Quercetin, a widely distributed flavonoid know as a flavanol. It is found in almost all vascular plants and plays a role in protecting the plant from UV radiation Quercetin is like that post menopausal lesbian aunt who is as horny as a 19 year old just gone to university for the first time as she activates estrogenic receptors, behaving like the female sex hormone. You go girl!!! Coming in at 302.2 g/mol, she is over average size, but has a melting point at 316C. Insoluble in water, but soluble in alkaline solutions She also gets around as bit as quercetin gets transferred in to honey from various sources, hitching a ride on our friends the bees. Being a lady of a certain age she does have a distinctive bitter flavour and is found in red onion, kale, radish and good old cannabis She does prefer things old school and is mother natures close friend as increased levels in organically grown tomatoes have been found in studies when compared to hydroponically grown, suggesting that mycorrhizal fungus play a role in its production. Further support comes from the highest concentration in onions is found in a ring around the root. She has been shown to have anti-cancer properties in vitro, however there are no live studies that have proven to be effective. It does though have antifungal, antioxidant properties. Her antiviral properties could be useful right now, with coronavirus on the loose and will kick it into shape.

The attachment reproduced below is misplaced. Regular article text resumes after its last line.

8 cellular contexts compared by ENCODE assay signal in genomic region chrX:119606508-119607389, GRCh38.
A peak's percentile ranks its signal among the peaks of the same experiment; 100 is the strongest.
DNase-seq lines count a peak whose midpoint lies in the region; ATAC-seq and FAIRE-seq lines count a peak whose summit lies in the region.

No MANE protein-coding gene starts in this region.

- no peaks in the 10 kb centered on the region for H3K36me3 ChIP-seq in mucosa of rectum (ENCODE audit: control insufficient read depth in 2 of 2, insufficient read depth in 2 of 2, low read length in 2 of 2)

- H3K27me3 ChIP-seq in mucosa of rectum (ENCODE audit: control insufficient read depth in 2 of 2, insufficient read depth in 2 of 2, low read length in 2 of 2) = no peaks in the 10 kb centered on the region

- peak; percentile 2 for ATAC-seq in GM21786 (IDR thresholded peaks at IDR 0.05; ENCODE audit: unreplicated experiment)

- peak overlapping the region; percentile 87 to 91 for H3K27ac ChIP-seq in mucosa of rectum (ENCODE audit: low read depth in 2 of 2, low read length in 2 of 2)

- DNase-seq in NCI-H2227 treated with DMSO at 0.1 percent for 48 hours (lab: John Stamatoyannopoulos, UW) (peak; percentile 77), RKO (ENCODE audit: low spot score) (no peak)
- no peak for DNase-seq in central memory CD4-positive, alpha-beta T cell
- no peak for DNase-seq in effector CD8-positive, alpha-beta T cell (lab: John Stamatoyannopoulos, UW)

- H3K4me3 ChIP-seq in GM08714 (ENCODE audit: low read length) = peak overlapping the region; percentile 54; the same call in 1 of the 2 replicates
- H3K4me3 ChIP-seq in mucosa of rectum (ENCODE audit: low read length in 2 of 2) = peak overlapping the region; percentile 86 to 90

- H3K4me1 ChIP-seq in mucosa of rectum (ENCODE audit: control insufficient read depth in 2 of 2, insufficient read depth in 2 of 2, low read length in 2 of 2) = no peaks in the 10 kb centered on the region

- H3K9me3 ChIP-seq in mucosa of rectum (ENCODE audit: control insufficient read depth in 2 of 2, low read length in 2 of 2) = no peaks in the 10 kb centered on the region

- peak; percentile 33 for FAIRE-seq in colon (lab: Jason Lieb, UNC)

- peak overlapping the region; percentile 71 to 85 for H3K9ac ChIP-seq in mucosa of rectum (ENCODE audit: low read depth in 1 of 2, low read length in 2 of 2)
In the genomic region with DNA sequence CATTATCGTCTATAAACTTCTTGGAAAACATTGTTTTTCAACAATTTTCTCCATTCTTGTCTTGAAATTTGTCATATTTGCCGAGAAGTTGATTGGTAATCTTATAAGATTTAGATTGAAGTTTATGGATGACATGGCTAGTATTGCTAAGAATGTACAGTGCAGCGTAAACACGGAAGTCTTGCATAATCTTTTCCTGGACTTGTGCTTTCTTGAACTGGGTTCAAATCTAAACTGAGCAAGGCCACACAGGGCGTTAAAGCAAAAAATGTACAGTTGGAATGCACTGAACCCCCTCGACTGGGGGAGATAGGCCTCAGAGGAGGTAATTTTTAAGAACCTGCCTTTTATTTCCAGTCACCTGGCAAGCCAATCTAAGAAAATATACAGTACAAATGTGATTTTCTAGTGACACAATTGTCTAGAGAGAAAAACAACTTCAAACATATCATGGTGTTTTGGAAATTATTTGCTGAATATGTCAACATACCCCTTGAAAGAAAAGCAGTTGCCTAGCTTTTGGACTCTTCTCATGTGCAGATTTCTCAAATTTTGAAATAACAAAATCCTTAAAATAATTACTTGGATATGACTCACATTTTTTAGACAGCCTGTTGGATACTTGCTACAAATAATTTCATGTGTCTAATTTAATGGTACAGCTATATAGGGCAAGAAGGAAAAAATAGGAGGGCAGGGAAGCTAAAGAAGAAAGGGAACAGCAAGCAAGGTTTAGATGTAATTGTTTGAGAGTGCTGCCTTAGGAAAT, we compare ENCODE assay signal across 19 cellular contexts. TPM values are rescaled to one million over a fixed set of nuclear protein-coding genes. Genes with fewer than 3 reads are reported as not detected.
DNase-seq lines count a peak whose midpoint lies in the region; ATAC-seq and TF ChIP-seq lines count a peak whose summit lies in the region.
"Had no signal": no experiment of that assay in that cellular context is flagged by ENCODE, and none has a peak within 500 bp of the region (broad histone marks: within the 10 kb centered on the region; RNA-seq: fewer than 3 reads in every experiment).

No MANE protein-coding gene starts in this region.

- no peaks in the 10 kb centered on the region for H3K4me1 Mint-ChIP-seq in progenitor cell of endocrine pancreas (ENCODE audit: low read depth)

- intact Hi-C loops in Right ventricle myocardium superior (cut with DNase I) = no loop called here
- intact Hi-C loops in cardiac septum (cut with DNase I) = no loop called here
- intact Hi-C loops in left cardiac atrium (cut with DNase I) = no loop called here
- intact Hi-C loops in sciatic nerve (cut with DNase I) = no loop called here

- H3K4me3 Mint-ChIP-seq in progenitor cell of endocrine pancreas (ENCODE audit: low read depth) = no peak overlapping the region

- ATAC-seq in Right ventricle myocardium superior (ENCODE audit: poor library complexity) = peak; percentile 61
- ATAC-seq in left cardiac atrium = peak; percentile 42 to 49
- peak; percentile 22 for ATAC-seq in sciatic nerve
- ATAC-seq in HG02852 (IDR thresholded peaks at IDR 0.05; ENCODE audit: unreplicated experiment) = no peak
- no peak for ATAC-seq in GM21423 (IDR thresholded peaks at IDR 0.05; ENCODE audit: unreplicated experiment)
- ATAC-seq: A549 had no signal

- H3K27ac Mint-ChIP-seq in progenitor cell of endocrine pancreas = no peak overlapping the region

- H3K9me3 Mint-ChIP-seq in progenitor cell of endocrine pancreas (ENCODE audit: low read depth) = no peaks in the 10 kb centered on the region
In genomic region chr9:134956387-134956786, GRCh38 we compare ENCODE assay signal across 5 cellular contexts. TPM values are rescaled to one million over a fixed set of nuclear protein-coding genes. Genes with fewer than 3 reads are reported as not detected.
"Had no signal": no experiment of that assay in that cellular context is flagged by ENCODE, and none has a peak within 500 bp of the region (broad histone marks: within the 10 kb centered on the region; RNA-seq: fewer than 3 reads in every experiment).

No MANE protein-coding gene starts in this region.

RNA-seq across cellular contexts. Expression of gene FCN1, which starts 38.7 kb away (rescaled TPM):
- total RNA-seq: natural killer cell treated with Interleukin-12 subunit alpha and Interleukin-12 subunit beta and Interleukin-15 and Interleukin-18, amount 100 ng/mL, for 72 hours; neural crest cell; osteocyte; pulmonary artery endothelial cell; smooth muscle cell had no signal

Dr Callie Seamen PhD